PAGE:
Cost of Production

The total cost incurred by a business to produce a specific quantity of a product or offer a service

What is Cost of Production?

Cost of production refers to the total cost incurred by a business to produce a specific quantity of a product or offer a service. Production costs may include things such as labor, raw materials, or consumable supplies. In economics, the cost of production is defined as the expenditures incurred to obtain the factors of production such as labor, land, and capital, that are needed in the production process of a product.

 

Cost of Production

 

For example, the production costs for a motor vehicle tire may include expenses such as rubber, labor needed to produce the product, and various manufacturing supplies. In the service industry, the costs of production may entail the material costs of delivering the service, as well as the labor costs paid to employees tasked with providing the service.

 

Types of Costs of Production

There are various types of costs of production that businesses may incur in the course of manufacturing a product or offering a service. They include the following:

 

1. Fixed costs

Fixed costs are expenses that do not change with the amount of output produced. This means that the costs remain unchanged even when there is zero production or when the business has reached its maximum production capacity. For example, a restaurant business must pay its monthly, quarterly, or yearly rent regardless of the number of customers it serves. Other examples of fixed costs include salaries and equipment leases.

Fixed costs tend to be time-limited, and they are only fixed in relation to the production for a certain period. In the long term, the costs of producing a product are variable and will change from one period to another.

 

2. Variable costs

Variable costs are costs that change with the changes in the level of production. That is, they rise as the production volume increases and decrease as the production volume decreases. If the production volume is zero, then no variable costs are incurred. Examples of variable costs include sales commissions, utility costs, raw materials, and direct labor costs.

For example, in a clothing manufacturing facility, the variable costs may include raw materials used in the production process and direct labor costs. If the raw materials and direct labor costs incurred in the production of shirts are $9 per unit and the company produces 1000 units, then the total variable costs are $9,000.

 

3. Total cost

Total cost encompasses both variable and fixed costs. It takes into account all the costs incurred in the production process or when offering a service. For example, assume that a textile company incurs a production cost of $9 per shirt, and it produced 1,000 units during the last month. The company also pays a rent of $1,500 per month. The total cost includes the variable cost of $9,000 ($9 x 1,000) and a fixed cost of $1,500 per month, bringing the total cost to $10,500.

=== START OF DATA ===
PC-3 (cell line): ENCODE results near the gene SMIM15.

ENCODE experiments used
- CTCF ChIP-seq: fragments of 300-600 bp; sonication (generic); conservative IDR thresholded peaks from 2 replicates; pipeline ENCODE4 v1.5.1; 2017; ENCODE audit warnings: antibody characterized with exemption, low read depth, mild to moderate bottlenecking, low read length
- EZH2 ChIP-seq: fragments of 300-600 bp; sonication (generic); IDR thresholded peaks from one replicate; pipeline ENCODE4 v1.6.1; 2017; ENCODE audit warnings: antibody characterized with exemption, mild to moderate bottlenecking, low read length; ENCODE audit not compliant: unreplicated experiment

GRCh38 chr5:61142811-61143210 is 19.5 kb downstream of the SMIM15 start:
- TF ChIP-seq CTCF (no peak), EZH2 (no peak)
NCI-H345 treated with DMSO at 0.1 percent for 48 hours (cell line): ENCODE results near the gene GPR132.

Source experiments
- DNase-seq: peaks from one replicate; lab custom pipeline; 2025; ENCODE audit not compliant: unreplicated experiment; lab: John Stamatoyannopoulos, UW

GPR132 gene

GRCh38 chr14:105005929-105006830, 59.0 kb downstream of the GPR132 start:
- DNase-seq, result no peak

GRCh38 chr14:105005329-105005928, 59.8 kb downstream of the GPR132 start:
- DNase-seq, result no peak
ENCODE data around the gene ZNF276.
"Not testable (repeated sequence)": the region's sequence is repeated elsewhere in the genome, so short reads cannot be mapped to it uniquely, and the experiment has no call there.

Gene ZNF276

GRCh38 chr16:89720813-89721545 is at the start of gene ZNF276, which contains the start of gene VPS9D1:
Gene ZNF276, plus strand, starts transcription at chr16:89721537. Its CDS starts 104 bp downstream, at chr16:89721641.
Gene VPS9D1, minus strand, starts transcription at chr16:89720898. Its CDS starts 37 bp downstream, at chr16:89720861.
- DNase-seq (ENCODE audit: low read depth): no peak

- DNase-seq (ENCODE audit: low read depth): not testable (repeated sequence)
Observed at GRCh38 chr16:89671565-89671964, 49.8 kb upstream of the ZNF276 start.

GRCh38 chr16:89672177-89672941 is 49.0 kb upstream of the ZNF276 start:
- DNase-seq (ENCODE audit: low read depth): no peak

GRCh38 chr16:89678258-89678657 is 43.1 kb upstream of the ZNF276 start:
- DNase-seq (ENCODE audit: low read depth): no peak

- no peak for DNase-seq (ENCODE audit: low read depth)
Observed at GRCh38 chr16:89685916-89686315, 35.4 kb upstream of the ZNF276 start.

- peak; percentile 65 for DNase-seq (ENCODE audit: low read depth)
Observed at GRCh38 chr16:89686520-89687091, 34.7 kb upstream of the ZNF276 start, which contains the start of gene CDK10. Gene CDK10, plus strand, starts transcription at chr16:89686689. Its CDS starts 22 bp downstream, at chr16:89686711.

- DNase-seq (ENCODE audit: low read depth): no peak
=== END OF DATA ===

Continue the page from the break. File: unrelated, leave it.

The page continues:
4. Average cost

The average cost refers to the total cost of production divided by the number of units produced. It can also be obtained by summing the average variable costs and the average fixed costs. Management uses average costs to make decisions pricing its products for maximum revenue or profit.

The goal of the company should be to minimize the average cost per unit so that it can increase the profit margin without increasing costs.

 

5. Marginal cost

Marginal cost is the cost of producing one additional unit of output. It shows the increase in total cost coming from the production of one more product unit. Since fixed costs remain constant regardless of any increase in output, marginal cost is mainly affected by changes in variable costs. The management of a company relies on marginal costing to make decisions on resource allocation, looking to allocate production resources in a way that is optimally profitable.

For example, if the company wants to increase production capacity, it will compare the marginal cost vis-à-vis the marginal revenue that will be realized by producing one more unit of output. Marginal costs vary with the volume of output being produced. They are affected by various factors, such as price discrimination, externalities, information asymmetry, and transaction costs.

 

How to Calculate the Cost?

The first step when calculating the cost involved in making a product is to determine the fixed costs. The next step is to determine the variable costs incurred in the production process. Then, add the fixed costs and variable costs, and divide the total cost by the number of items produced to get the average cost per unit.

 

Average Cost Per Unit - Formula

 

For the company to make a profit, the selling price must be higher than the cost per unit. Setting a price that is below the cost per unit will result in losses. It is, therefore, critically important that the company be able to accurately assess all of its costs.

 

Additional Resources

CFI is the official provider of the Financial Modeling and Valuation Analyst (FMVA)™ certification program, designed to transform anyone into a world-class financial analyst.

To keep learning and developing your knowledge of financial analysis, we highly recommend the additional CFI resources below:

  • Asymmetric Information
  • Cost Structure
  • Fixed and  Variable Costs
  • Negative Externalities

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